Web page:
51-52 Haiphong Road, Tsim Sha Tsui
The project was to convert a 10 storey building built in the 1950s to a Hotel/ Serviced apartment. Petite in size, the building was originally constructed as a residential building with shop on the ground floor. Over the years, the balconies, available on each floor, has been enclosed to allow for more interior space. The design brief as requested by the client was to bring out the character of the original building without over indulgence through a meticulous historical pursuit, while giving it a contemporary touch. The building is to house 24 rooms on its eight number of floors, while having the reception and amenities on its fifth floor. The building is located in one of the busiest district in the city, surrounded by multitudes of colours, signboard, retail presence, and is within one of the most competitive district where premium branded hotels, chic apartments are all within walking distance, one of the challenge is how the design for the premises can help in differentiating itself from the rest and finds its position. The building is an old building by local standard, without any service ducts, the decision of how to lay the building services become also as important as to how to repartition the space as well as the choice of materials.
Solutions to Project Challenge
To bring out the character of the building from the exterior without over decorating the facade meaninglessly, the team has decided to open up the balconies, which has been fitted with windows for decades. The balconies were a rare sight to be seen nowadays, and its re-emergence, together with fine detailing on the addition of a drip line and balustrade cap help to highlight the profile of the curved edge, reminiscent of the iconic buildings of that era, those of the Streamline Moderne design movement. The recessed space not only gives the building an added dimension that differs greatly from the surroundings, it also adds to the premises an opportunity to sit out and look at the different sides of the city especially when one facade fronts one of the largest urban park. Each floor is divided into three units, with each accommodating a bathroom, a fully functional kitchen unit, and access to the balcony. The building services travel vertically through newly created duct works, and making use of the balcony on the first floor to rejoin the various drainage outlets. The street in front has a number of landmark camphor trees, and to fuse the inside with the outside view, the palette used for the interior was mainly those of natural timber appearance and tone. The staircase and corridors leading up to the rooms were minimally treated, providing a moment of tranquility, transporting the patrons from the hustle and bustle of the vibrant street activities to their urban sanctuary.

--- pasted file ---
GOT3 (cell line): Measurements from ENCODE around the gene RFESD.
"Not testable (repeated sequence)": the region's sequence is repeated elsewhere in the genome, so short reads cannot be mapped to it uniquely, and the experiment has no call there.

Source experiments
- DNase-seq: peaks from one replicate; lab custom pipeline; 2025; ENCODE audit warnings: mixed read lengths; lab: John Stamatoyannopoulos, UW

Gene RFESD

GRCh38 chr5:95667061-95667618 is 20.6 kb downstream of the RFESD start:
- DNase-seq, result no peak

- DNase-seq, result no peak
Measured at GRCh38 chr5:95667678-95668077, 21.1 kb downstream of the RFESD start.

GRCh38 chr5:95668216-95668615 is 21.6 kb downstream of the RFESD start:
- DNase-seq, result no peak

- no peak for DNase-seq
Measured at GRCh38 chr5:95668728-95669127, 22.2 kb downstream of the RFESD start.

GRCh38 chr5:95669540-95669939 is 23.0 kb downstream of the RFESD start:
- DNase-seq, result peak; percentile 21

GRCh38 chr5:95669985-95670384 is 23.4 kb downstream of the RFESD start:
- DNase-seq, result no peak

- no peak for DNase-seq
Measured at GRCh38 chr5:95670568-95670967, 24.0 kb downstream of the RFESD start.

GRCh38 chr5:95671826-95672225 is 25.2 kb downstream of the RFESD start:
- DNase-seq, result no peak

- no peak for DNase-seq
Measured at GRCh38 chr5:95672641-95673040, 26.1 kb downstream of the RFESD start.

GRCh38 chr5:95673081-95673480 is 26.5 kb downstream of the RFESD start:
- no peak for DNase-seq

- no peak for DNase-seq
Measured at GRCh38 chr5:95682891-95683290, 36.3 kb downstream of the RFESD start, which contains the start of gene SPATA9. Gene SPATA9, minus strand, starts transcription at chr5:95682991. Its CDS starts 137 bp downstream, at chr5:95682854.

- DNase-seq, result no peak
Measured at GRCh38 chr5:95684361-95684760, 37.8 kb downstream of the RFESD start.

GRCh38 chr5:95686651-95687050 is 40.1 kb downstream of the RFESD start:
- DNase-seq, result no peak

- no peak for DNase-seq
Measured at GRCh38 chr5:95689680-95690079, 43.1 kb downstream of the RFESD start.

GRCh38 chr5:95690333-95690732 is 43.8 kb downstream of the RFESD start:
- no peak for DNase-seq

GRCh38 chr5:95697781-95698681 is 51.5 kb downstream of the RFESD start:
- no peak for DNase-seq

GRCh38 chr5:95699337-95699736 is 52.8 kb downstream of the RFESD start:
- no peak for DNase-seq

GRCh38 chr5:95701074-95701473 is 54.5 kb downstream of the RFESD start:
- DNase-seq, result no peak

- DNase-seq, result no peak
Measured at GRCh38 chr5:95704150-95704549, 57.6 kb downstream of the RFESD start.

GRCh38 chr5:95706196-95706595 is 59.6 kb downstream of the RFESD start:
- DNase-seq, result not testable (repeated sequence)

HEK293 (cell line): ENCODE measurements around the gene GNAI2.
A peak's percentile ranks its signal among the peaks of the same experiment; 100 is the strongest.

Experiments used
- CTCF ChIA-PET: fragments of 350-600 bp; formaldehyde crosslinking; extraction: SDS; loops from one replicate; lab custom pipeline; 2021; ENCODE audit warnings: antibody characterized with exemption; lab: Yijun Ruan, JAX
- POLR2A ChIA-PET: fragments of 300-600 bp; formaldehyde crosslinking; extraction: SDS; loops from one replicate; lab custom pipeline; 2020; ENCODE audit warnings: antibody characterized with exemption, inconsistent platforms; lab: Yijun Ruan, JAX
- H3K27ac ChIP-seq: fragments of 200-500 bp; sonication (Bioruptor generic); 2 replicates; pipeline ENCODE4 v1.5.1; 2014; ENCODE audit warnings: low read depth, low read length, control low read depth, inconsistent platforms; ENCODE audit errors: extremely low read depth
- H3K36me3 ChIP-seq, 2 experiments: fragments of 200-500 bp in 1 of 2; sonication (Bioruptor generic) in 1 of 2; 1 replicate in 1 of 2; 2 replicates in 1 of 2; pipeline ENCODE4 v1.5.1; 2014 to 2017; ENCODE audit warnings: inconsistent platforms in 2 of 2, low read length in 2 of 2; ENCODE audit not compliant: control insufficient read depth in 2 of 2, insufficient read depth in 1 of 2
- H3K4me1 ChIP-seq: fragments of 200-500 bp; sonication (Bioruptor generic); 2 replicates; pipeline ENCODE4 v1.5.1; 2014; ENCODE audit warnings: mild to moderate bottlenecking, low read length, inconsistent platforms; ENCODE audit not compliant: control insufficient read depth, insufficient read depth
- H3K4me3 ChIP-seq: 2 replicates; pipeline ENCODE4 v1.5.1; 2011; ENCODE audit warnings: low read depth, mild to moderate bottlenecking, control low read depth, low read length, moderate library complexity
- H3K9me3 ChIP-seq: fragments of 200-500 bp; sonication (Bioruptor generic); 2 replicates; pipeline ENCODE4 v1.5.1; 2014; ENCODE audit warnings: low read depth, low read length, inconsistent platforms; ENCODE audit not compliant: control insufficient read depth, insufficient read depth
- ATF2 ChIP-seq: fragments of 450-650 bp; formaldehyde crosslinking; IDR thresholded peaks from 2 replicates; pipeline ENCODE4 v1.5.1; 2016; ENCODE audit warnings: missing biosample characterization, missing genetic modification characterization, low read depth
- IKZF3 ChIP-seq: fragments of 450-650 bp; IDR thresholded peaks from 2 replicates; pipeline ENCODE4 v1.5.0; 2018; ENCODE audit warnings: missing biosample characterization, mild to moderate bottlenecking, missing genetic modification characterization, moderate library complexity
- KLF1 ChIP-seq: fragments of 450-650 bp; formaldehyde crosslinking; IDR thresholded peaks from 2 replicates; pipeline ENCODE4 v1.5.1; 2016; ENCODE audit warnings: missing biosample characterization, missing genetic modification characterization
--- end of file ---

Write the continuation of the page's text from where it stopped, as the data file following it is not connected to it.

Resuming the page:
CONCEPT DESIGN for
EXTENSION TO TSUNG TSIN PRIMARY SCHOOL
58 Tai Po Road
61 & 63 Wyndham Street, Central
The challenge in this project was how to design a 17 storey commercial building which serves as the head office for the client, on a geotechnically difficult site, having only technically a single front façade that is visible to the public, with serious excessive insolation from the sun, and despite a reasonably wide frontage, a relatively shallow depth of the site.
The design of the building took into account how to maximize the cross ventilation, capturing the splendid open view in front, and with the use of a custom designed sun shading system and a double glazed insulated façade system, create a contemporary addition to the neighborhood, activating what could have been just another one dimensional façade, optimizing the perceived dimension of the building and forms a harmonious integration to the existing fabric.
During the course of design development, while the functional criteria were some of the aspects that require detail attention on, the more difficult part was in fact the psychological perception of a planar surface, the distinction between the “served” and the “serviced”.
It was determined at the start of the project that one of the key design focus was how to have the façade to be read as one, instead of seeing a lobby and an office separately, without the use of any form of unnecessary shielding. Hundreds of models were used to study the relationship and how to erase momentarily this relationship by lines, proportions, and materials.